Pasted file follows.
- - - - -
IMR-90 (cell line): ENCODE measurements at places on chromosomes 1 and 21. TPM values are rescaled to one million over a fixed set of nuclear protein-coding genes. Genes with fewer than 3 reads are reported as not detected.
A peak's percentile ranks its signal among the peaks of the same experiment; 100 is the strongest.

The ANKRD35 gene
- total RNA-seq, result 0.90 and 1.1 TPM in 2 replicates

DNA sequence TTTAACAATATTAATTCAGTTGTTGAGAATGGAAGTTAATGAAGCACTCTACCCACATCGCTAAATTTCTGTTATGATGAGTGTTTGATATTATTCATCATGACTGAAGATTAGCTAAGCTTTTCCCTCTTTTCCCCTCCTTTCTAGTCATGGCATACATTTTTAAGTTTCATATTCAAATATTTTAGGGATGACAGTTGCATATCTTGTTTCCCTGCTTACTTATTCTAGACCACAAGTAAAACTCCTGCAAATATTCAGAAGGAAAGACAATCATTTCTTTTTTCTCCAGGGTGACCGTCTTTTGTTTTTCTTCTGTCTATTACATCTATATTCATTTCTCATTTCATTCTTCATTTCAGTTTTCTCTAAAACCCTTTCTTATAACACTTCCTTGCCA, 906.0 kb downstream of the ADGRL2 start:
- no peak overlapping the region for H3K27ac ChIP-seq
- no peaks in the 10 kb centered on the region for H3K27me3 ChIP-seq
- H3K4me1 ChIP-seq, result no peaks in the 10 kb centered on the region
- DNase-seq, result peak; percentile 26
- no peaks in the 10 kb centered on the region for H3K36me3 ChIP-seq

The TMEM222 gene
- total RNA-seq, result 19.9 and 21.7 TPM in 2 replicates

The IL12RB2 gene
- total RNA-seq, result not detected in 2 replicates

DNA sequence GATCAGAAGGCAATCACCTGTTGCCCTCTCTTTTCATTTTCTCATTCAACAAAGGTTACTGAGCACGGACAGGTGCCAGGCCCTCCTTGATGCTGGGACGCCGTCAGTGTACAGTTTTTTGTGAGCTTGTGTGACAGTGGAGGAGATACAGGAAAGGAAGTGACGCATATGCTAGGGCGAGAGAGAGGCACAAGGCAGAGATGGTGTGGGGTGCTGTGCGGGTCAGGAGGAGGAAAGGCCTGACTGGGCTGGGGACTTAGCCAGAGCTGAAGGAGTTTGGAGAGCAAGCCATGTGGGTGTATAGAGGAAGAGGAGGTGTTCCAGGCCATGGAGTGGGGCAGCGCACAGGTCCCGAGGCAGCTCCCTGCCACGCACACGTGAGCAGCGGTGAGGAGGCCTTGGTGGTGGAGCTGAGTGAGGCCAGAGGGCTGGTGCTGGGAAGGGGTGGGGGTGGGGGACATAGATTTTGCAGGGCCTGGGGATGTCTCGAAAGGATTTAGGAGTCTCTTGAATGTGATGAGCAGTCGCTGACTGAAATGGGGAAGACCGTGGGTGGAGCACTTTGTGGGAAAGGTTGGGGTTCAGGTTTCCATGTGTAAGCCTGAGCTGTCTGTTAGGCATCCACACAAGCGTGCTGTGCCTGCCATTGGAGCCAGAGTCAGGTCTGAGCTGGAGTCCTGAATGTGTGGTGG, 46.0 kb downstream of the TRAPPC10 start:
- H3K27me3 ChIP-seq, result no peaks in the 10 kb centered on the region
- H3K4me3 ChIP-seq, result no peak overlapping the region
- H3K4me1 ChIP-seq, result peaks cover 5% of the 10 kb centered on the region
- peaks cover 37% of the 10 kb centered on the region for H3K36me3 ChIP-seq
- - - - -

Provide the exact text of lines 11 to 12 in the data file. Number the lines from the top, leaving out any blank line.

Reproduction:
The TMEM222 gene
- total RNA-seq, result 19.9 and 21.7 TPM in 2 replicates